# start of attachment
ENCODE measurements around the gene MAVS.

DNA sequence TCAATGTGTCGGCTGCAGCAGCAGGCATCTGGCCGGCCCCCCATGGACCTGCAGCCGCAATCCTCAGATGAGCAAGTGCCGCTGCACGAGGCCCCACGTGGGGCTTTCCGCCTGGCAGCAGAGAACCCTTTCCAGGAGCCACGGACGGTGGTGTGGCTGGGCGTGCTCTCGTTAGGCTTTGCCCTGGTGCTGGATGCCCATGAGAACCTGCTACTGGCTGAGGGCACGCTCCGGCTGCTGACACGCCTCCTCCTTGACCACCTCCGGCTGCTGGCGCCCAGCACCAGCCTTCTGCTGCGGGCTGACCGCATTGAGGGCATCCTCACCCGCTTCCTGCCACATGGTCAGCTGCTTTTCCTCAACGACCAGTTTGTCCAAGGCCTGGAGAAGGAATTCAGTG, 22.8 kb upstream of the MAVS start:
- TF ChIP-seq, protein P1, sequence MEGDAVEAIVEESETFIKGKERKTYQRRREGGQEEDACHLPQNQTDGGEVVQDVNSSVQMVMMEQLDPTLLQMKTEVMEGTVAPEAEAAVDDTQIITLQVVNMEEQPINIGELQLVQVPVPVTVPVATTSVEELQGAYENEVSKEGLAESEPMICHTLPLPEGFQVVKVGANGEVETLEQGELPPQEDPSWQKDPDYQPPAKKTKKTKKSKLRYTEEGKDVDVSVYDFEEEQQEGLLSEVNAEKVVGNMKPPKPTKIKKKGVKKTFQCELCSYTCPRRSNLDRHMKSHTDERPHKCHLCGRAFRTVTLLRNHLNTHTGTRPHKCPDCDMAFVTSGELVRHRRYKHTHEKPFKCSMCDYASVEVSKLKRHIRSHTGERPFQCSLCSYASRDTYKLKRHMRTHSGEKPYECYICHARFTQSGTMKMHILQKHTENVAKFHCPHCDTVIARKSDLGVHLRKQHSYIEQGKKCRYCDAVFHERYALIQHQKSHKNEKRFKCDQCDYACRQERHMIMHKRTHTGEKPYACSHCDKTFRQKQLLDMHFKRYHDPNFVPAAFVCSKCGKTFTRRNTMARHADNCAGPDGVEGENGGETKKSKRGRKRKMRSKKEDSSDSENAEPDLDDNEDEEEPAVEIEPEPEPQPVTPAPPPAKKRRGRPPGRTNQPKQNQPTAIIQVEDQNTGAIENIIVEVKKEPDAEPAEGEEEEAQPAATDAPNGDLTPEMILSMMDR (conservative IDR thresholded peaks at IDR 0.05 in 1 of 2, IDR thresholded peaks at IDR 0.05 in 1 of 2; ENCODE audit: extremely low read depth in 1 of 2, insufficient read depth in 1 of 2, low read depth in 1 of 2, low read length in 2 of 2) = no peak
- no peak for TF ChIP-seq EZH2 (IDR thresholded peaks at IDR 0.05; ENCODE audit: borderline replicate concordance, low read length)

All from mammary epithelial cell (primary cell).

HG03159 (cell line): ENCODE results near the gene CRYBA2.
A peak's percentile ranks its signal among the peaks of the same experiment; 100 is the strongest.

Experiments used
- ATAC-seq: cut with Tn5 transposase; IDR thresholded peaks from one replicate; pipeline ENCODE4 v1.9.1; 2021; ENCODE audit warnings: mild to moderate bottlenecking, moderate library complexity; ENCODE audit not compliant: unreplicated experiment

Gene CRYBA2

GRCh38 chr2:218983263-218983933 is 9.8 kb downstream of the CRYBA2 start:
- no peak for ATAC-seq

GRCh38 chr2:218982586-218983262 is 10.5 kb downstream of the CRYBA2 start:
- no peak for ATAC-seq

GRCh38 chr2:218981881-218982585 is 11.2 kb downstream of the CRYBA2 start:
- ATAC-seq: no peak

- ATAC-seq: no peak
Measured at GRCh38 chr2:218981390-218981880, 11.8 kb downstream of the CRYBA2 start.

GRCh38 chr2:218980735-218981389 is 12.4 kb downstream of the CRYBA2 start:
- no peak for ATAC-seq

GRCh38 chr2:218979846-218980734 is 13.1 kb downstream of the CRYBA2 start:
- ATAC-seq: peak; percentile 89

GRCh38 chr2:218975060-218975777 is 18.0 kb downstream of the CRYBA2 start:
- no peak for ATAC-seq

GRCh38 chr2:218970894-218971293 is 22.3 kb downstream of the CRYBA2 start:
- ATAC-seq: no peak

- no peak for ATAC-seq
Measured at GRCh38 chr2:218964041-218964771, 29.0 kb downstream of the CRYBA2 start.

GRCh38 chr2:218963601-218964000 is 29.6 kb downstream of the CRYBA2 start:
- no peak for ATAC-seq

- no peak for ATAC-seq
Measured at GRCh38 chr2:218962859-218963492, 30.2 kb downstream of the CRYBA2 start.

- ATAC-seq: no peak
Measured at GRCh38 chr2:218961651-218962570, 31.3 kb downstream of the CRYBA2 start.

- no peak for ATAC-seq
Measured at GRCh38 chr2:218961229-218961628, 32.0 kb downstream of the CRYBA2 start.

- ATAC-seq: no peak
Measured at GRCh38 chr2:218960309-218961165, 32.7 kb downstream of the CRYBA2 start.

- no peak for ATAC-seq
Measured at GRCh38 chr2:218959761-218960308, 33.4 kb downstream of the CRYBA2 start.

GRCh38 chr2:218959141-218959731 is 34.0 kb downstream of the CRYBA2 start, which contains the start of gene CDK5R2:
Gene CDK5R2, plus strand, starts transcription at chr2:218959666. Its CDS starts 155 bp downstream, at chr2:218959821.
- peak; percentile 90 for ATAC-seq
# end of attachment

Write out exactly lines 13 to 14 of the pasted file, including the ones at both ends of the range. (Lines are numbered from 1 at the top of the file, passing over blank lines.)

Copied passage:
GRCh38 chr2:218982586-218983262 is 10.5 kb downstream of the CRYBA2 start:
- no peak for ATAC-seq